Memories from the Aegean Coast

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So, these photos pretty much sum-up my experiences traveling via plane from Istanbul to Izmir (or Izmirstanbul, as we jokingly called it) and returning via bus, along the Aegean Sea, stopping first at Canakkale and branching off to the mesmerizing Ephesus and the mythical Troy. Any questions?

1) Is that a DOUBLE rainbow?

Yes, in fact, it is — although you can hardly see it from this photo. My American friend Nate and Fati can attest to it. This was basically my reaction. If you haven’t heard the song yet, you definitely should watch it after the previous link (it will come up on YouTube as a recommended video once you click). This was the only good thing about how rainy it was when we first got there.

2) Who is that beautiful woman next to you? And why is she with YOU?

It’s hard for me to comment on such things due to the public nature of blogs, but suffice it to say we are in love and very happy. I didn’t know I was capable of such award-winning, toothy grins.

3) What’s Izmir like?

Izmir is rainy. This is the first thing I noticed about this major Turkish city and provincial capital (the first four photos were taken there). It was also stressful as hell getting there. I didn’t think we would make our flight, even though we left a full 5 HOURS ahead of time, and we were not going very far (that’s Istanbul traffic for you). Besides the rain, I found it to be lovely. It’s quite large with nice views, and it’s very important historically as a major battlefront in the Greco-Turkish War (1919-1922) that led to the ascension of Mustafa Kemal Ataturk and the founding of the Republic of Turkey.

4) What’s with those ruins? Is it an amphitheater from Roman times or something?

Yes, the next few photos (except the one of the little stone cottage, which is actually where the Virgin Mary herself took refuge following the Crucifixion…I attended mass there) are of Ephesus, or Efes, which is the same name as the local Turkish beer. It’s a magical place and invaluable if you want to understand the Roman Empire and all its glory. The ruins are very well preserved. The only thing I regret is not remembering more of the facts about it…but who remembers all those details? Even if I could remember them all, it would probably bore most people. I say, look it up yourself — or, better yet, go there yourself!

5) You look good holding that beer. Have you been working out?

No. Next question.

6) Are you wearing a veil?

No. It was a blanket. We were at an outdoor restaurant, and I was cold. The woman to my right is from Guinea, by the way. I got in this long and embarrassing debate with Fati about whether there was another Guinea besides Equatorial-Guinea and Guinea-Bissau. It turns out there is — a country called the Republic of Guinea or just plain Guinea. I felt pretty stupid, but in my defense, how many Americans know about Equatorial Guinea or Guinea-Bissau? How many even know that there are Muslims in sub-Saharan Africa or that Africa is a continent and not a country? I am hard on my people I know.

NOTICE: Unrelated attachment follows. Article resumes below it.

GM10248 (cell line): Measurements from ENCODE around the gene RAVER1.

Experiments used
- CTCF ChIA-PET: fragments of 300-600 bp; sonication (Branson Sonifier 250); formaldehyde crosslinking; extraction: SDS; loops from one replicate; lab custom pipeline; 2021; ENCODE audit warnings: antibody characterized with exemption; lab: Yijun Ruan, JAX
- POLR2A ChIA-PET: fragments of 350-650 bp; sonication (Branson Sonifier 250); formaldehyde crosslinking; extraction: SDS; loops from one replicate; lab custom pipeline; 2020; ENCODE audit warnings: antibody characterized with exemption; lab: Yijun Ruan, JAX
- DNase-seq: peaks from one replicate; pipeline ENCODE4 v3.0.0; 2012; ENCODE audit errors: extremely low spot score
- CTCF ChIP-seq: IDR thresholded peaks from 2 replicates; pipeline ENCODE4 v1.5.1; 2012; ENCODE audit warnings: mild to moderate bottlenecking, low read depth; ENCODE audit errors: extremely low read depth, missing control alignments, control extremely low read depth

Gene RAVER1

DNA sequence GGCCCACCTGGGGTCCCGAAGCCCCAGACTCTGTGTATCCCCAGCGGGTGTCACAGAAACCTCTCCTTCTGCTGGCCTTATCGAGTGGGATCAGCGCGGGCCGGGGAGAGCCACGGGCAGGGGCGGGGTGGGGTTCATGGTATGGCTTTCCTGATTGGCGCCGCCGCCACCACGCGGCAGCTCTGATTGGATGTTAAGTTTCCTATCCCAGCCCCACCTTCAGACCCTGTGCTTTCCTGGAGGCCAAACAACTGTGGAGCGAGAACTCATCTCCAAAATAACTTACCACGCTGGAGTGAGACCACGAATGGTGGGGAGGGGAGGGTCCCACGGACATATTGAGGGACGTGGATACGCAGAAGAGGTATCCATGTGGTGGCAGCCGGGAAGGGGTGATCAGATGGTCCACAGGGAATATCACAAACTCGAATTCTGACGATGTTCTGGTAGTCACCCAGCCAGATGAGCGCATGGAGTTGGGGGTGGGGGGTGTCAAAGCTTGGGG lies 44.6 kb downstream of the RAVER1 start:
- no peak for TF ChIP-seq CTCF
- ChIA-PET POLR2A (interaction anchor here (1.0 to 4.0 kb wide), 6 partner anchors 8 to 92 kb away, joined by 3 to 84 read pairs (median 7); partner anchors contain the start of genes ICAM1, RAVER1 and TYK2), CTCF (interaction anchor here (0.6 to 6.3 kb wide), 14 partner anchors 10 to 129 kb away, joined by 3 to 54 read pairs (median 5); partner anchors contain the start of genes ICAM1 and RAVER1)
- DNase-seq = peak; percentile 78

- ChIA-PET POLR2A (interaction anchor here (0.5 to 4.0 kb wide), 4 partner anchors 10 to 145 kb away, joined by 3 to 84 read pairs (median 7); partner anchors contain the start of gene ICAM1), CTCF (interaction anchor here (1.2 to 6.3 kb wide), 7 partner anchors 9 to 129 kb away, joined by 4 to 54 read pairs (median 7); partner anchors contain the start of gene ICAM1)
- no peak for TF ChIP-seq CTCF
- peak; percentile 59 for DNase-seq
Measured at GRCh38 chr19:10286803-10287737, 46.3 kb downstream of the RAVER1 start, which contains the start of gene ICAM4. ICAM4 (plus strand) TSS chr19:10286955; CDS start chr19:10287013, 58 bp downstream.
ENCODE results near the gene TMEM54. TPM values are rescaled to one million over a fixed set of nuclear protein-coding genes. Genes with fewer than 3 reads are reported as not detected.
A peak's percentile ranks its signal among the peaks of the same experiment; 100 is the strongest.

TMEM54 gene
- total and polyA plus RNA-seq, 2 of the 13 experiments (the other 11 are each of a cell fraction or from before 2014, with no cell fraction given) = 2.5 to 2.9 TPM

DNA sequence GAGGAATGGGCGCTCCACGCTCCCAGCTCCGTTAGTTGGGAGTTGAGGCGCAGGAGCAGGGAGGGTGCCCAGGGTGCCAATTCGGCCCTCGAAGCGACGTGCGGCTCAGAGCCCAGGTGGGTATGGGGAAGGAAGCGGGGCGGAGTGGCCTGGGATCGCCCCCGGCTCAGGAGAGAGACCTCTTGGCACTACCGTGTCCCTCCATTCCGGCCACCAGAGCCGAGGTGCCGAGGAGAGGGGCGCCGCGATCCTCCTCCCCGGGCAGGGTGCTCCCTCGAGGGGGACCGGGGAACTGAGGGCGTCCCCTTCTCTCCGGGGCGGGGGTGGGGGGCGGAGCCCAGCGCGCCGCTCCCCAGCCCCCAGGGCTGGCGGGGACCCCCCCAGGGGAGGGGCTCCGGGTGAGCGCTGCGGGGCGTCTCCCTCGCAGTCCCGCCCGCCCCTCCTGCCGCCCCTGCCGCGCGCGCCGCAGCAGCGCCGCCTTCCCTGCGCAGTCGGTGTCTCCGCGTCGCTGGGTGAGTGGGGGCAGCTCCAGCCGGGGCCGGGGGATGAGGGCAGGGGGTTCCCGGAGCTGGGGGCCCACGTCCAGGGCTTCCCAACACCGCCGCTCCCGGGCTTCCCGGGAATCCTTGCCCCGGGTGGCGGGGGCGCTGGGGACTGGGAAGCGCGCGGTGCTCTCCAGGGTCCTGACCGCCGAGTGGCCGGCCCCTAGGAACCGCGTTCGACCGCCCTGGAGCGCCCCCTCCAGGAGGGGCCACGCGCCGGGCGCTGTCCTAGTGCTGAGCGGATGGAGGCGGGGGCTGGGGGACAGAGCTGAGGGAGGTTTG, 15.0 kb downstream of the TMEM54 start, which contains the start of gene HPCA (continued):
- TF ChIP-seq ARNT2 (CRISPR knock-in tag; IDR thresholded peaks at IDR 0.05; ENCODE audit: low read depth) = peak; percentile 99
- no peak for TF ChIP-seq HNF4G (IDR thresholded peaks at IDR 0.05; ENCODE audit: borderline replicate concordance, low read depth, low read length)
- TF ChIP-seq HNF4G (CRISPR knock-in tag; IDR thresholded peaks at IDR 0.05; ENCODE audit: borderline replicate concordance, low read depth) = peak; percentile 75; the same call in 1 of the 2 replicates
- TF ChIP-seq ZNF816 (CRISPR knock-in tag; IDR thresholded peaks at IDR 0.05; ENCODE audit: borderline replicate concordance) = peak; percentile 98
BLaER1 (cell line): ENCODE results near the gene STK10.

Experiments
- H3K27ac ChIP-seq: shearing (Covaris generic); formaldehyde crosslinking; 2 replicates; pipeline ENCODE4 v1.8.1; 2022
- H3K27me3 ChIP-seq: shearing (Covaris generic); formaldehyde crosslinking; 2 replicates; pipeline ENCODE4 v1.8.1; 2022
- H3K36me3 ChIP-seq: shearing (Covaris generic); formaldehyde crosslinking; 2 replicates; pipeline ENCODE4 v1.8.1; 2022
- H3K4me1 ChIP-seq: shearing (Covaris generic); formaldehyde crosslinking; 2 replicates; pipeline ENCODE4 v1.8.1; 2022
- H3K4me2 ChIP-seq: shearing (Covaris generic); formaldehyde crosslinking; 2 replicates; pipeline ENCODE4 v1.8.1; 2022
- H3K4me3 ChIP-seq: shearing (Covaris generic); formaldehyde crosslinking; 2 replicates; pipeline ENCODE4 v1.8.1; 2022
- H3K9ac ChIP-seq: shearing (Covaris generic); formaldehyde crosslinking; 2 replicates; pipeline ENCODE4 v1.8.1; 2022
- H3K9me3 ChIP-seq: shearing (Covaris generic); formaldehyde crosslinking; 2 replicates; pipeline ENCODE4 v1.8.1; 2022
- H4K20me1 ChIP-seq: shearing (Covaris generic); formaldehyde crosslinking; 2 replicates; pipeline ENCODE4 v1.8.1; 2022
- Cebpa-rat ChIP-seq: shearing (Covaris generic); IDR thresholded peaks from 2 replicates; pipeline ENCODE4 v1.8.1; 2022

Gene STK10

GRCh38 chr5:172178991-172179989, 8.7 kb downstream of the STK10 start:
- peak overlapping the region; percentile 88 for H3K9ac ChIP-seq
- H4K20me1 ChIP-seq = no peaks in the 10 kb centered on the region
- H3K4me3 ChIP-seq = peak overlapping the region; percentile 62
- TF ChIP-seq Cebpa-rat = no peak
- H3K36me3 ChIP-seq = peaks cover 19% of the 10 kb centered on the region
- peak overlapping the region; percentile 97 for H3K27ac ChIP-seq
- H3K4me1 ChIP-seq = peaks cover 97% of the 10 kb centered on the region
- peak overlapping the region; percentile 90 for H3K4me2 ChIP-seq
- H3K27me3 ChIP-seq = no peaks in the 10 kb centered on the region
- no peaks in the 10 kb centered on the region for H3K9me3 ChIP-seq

7) Is that the Trojan Horse? Not the condom, but the REAL THING?

It’s a replica that stands at the entrance to Troy. It was probably my favorite part of the whole experience (except the giant dog pictured next to my friend Nate who kept scaring the shit out of us — we called him Cujo, but fortunately he was friendly). You can go up inside of it and poke your head out. Hence the photo.

8) Did the Trojan War really happen that way or was Homer a big bullshitter? 

I don’t know. That’s a tough question. If you ask me, Homer was probably more than one person. From what I gathered, there was a war that happened around the time Homer said it did but the details are hard to sort out. Troy nonetheless maintains its significance. The Romans consider the Trojans their ancestors, and archaeologists and historians continue to obsess about the details. The site itself, though, is far less impressive than the story. It’s nothing like Ephesus, although it is interesting to trace the evolution of Troy from its early roots to a large and heavily fortified Bronze Age city. The Archaeological Museum of Istanbul contains many of the artifacts salvaged from the site and classifies them according to which period they belonged to. The layout of the site is along the same lines. But unless you’re a wannabe archaeologist, you might not want to visit except to say you’ve been there…

9) What’s with the cat?

I forgot to mention that, along with Cujo, we were followed by a meowing, scrawny-little cat for much of our journey through the ruins of ancient Troy. It became obvious after a while that it wanted food, so we fed it (I’ve never seen a hungrier cat in my life!), and then hurried off before it could find another excuse to follow us.

10) How does your new love put up with your sloppy storytelling and bizarre sense of humor?

No comment.  🙂


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